Farmers Market: a nucleus of awesome

by Alexander Bigelow

Horizon Reporter

 It’s Saturday afternoon on another rainy Bellingham day and the farmer’s market is bustling with business. Located near the intersection of Railroad Avenue and E. Maple Street, the farmer’s market in downtown Bellingham boasts nearly 40 vendors offering goods such as organically grown produce, honey, clothing, massages, chocolate, kettle corn, cupcakes, handmade pottery, garden plants, beef, and many other locally offered products.

“The farmer’s market has been gaining momentum with increasing awareness to buy local,” said Megan Noet, owner of Blue Water Pottery. “In return, giving back to our community is fantastic.”

“No matter what’s being sold, it’s top notch and you can’t find anything fresher,” said Amy Fontain, owner of Terra Verde organic garden.

            The vendors at the farmer’s market offer an array of organically grown produce depending on the season. Now, you can find a lot of leafy greens like lettuce, spinach, cilantro, kale and asparagus spears.

            The Bellingham farmer’s market is built much around the basis of community. “It’s a celebration of food and feeding and reuniting people with locally grown food,” said Franny Canine, employee of the Spring Frog organic farm. “It’s like a festival every time out,” she added, “It’s a nucleus of awesome.”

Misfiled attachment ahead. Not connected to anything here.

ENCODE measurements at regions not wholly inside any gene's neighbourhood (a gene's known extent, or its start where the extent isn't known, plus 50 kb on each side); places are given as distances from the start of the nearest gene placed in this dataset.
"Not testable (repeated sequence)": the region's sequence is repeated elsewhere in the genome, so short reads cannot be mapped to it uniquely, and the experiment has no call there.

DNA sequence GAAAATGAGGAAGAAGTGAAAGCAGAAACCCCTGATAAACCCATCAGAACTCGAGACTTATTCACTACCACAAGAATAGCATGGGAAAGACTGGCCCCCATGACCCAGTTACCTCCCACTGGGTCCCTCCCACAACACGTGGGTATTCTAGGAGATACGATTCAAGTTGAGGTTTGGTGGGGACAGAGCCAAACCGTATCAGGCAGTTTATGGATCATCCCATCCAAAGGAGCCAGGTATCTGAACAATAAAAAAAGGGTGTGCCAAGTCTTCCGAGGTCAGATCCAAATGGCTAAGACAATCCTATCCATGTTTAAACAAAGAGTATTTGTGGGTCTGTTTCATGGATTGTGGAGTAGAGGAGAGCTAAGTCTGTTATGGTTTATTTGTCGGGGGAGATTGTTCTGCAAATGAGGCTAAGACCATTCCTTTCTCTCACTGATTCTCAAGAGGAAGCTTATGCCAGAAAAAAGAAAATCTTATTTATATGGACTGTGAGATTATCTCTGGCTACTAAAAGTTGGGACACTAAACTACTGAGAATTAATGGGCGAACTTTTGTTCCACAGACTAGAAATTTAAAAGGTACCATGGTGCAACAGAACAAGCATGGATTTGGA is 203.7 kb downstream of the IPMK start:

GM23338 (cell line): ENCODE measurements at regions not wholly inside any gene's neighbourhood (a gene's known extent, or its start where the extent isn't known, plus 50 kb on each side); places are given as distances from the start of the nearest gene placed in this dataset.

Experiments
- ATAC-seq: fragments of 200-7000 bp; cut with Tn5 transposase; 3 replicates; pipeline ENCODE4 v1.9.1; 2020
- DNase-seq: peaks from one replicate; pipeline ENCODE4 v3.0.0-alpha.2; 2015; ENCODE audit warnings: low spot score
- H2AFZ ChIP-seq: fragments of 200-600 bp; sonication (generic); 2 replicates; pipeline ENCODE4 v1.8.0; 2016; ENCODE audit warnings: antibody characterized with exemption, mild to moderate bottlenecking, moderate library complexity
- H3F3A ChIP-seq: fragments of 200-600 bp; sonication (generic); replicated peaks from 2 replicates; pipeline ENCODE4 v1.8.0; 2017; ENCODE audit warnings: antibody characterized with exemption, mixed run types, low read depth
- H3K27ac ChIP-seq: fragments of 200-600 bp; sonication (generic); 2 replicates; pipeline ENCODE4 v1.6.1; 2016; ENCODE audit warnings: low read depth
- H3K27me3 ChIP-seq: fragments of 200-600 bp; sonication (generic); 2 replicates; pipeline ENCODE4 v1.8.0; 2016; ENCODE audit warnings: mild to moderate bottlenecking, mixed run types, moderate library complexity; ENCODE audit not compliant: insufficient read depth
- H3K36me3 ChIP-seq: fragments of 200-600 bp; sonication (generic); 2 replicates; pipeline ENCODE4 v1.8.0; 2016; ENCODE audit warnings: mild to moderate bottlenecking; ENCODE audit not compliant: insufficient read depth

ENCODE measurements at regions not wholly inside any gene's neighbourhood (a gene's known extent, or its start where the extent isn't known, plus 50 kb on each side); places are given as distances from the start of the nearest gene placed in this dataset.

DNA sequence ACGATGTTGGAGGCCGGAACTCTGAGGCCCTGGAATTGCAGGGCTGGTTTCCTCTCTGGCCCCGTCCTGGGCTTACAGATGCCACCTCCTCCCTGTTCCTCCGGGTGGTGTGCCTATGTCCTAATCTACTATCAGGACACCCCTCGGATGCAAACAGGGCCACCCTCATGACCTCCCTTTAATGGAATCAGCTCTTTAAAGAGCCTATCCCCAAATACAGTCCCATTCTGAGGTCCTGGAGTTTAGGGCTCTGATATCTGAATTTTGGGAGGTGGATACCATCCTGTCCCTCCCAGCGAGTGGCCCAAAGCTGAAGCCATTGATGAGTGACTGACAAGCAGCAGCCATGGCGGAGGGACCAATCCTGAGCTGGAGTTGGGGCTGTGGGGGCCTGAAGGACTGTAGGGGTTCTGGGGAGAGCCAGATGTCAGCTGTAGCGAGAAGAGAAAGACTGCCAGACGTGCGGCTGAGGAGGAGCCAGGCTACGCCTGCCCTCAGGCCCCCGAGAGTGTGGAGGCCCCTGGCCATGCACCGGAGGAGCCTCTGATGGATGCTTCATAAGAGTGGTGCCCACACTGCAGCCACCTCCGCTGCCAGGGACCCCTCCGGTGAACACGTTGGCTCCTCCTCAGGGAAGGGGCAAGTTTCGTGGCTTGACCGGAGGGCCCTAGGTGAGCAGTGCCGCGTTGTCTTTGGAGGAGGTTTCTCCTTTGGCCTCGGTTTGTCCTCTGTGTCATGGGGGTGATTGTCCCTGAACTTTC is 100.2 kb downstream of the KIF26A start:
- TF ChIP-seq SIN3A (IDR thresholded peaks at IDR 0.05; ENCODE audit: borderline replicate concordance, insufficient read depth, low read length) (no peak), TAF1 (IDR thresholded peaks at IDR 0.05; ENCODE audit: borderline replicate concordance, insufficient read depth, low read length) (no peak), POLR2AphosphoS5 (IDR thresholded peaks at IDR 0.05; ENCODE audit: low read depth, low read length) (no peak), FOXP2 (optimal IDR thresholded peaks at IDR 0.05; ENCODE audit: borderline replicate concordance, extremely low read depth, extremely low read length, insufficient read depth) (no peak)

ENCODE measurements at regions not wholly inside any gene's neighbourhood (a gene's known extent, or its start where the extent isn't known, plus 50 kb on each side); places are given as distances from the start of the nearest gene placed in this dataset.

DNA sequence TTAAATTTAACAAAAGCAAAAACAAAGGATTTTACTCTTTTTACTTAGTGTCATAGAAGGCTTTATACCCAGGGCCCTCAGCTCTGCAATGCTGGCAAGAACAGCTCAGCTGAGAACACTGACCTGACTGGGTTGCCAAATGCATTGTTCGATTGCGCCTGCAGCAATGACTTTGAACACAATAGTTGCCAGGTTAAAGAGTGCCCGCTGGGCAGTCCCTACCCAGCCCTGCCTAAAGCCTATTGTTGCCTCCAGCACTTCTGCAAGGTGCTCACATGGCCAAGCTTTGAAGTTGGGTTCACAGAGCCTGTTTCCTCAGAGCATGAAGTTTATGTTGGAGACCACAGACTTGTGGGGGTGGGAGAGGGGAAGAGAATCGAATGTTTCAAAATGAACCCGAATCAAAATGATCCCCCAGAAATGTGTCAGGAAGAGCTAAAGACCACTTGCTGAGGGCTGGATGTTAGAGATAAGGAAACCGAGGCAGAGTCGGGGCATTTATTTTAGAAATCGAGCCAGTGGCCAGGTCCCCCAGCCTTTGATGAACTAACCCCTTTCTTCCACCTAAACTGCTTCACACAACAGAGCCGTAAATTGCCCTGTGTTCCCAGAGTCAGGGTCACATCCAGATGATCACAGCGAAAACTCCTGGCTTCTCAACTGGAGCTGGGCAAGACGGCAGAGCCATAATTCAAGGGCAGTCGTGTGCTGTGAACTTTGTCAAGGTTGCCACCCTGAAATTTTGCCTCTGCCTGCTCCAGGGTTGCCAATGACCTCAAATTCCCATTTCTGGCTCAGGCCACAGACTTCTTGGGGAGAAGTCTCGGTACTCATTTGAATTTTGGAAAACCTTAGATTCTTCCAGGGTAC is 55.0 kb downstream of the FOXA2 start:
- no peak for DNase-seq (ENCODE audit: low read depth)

Supporting our local economy is important in the success of Community Supported Agriculture (CSAs).

“I like to support local growers and industry,” said Elizabeth Wynja, 53, a student at Whatcom Community College. “It’s more expensive but I prefer to buy local.”

 Wynja believes that even though much of what is sold at the farmers market is more expensive than other places, people prefer to buy the better quality despite the higher prices, even students on a tight budget.

            “Students, come anyway for the feel of it and budget to try just one new thing,” advised Gayle Livingston, an employee for Broadleaf Farm. “That little extra support really helps (the farmers market),” she said.

“This is community, this is it,” said Livingston looking as she looked out at the masses moseying from vendor to vendor. 

 The farmer’s market here in Bellingham is more than fruits and vegetables; it’s a social scene reuniting our community with each other with organically grown and supported goods said Fontain.

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